The second approach is to share a quick url. In this case, your client needs to enter name and email, but that will not create an Approval Studio account, this is just a way to identify who he\she is.
In addition, this link is unique for every Approval Studio user, so you will definitely know who invited this or that reviewer to the system and see this in the reports.
Another point goes to Approval Studio, right?
File versioning and Comparison modes
Both Approval Studio and QuickReviewer have file versioning. Which means, you can store all the files in one place and see the step by step project progress. This is very important and common feature in all the proofing systems. What makes Approval Studio and QuickReviewer different from their competitors is the ability to compare different versions of the files to make a wise choice, what version is better and what has changed from the previous iterations.
Approval Studio has 4 different modes, while QuickReviewer has only 1 mode – called side-by-side (at least this is the name of the mode in Approval Studio).
Let’s start with QuickReviewer.
To upload a new version, you select the file, click on “Update Revision” button, select a file that will become the next version of the asset and upload it to the system.
When you open the file in the viewer, you will see a new button in the top menu, click on it to enable the comparison mode.
You can actually see what system generated the preview to me.
Unfortunately, both file versions are not “synced” by default, and you cannot make them sync automatically while working in QuickReviewer.
Let’s say you have 2 separate pictures in one window. If you move one of the pictures, the second one does not move anywhere. The same goes for zoom. If you zoom the right picture, nothing would happen to the left one, you would need to repeat the same actions with the second picture for them to “sync”. Now let’s recall how inconvenient these actions are in QuickReviewer and you will understand that it’s a headache.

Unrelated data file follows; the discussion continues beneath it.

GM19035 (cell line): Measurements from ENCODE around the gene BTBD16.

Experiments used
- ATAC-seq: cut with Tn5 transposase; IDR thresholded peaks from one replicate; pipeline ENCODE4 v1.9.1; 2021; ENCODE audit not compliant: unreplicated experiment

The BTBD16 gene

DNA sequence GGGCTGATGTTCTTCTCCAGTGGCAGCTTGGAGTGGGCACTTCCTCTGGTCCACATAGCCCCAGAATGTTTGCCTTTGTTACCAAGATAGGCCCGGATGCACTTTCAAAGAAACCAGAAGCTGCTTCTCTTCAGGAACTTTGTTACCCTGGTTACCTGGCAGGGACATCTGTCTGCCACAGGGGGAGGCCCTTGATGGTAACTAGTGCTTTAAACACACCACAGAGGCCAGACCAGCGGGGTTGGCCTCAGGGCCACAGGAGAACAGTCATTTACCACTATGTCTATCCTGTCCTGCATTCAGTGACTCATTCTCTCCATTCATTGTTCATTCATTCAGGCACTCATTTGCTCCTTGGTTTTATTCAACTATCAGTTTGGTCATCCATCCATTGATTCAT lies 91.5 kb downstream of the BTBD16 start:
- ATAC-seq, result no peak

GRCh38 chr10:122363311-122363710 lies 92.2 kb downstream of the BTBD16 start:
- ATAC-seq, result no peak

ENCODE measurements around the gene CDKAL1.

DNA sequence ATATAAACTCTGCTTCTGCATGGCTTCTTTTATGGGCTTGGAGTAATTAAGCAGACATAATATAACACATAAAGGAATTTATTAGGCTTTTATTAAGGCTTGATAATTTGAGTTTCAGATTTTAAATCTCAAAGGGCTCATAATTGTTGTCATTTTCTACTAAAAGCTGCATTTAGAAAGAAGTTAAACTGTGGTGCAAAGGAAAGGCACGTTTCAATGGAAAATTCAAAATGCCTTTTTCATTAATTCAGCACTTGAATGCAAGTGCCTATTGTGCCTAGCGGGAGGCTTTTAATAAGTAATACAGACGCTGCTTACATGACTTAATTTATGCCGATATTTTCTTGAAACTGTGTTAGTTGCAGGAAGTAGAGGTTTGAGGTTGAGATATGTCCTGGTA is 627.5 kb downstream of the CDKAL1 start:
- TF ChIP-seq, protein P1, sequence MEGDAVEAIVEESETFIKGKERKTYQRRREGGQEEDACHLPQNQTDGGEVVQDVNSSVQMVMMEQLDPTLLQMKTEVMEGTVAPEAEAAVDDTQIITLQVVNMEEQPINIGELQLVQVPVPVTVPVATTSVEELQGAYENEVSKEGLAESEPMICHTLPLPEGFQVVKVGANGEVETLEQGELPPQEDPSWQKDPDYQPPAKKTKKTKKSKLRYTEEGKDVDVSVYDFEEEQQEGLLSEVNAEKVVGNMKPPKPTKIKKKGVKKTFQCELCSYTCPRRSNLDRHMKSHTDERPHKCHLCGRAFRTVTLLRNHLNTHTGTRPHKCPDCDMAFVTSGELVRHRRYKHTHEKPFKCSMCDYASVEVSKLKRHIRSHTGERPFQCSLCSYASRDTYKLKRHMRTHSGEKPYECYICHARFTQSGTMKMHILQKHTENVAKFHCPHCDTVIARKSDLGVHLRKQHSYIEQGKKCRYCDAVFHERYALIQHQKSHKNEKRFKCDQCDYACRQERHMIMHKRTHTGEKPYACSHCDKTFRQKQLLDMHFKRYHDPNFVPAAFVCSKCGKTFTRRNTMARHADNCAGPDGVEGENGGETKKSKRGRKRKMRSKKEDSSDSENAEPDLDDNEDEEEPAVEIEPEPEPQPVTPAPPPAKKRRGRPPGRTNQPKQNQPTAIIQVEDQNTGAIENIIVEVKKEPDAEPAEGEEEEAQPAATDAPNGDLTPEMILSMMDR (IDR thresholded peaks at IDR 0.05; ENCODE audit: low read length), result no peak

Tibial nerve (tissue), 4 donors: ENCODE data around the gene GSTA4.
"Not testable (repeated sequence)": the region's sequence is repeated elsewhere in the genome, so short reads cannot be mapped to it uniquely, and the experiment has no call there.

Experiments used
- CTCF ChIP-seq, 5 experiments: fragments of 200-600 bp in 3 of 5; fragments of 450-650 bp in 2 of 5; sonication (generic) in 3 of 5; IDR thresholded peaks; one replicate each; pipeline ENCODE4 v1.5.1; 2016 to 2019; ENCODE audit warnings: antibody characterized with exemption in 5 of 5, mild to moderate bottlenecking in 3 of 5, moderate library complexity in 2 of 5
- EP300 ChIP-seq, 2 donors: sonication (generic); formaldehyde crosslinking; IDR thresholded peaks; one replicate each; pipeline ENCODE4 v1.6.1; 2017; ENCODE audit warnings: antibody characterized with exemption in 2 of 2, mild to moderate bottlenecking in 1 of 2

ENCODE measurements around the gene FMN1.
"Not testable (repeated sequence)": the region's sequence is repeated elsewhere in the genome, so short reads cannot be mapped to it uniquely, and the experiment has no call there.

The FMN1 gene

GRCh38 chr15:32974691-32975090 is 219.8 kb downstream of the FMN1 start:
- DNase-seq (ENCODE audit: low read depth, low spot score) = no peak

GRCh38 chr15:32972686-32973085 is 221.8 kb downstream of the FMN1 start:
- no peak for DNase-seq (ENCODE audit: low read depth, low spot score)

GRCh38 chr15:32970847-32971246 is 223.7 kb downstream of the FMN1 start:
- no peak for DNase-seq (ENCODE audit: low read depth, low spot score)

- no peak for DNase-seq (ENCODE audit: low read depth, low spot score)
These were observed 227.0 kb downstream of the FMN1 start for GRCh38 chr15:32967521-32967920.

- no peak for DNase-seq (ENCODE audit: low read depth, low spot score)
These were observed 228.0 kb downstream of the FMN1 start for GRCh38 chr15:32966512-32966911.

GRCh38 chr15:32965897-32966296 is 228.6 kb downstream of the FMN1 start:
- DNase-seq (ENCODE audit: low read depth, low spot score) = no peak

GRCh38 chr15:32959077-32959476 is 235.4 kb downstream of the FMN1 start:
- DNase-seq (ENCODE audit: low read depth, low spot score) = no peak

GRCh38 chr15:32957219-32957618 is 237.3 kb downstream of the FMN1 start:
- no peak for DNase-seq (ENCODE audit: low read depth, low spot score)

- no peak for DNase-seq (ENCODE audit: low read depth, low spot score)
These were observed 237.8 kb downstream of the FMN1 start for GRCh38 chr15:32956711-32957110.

Let’s move to Approval Studio.
As I mentioned, it has 4 different comparison modes – Side-by-Side, Fader, Difference, and Toggle.
In side-by-side mode both pictures are synced, so whatever you do to one of the pictures, the same will happen to the other. In addition, there is a checkbox that allows you highlight the differences in the file versions.
Fader allows to “slide” from one version to another to see the changes.
Difference mode will show ONLY the changed parts of the image to know where to look at to make sure you have noticed all the changes.
Toggle is my favorite mode – it toggles the versions. ?
No matter how many file versions you have, you can compare any 2 of them.
The last thing I wanted to compare is reporting.
After the project is complete, you need to be able to recover all the steps taken in the project, who added comments, who rejected or approved file versions.
Take a look at the Dashboard and try to find the project report.
Nope, you are wrong!
Now, go back to the image and take a look at the right upper corner. Can you see the information icon? This is where report is hidden.
When you unwrap the sidebar you will be prompted to select the file you need to have the report for.
That’s what you see.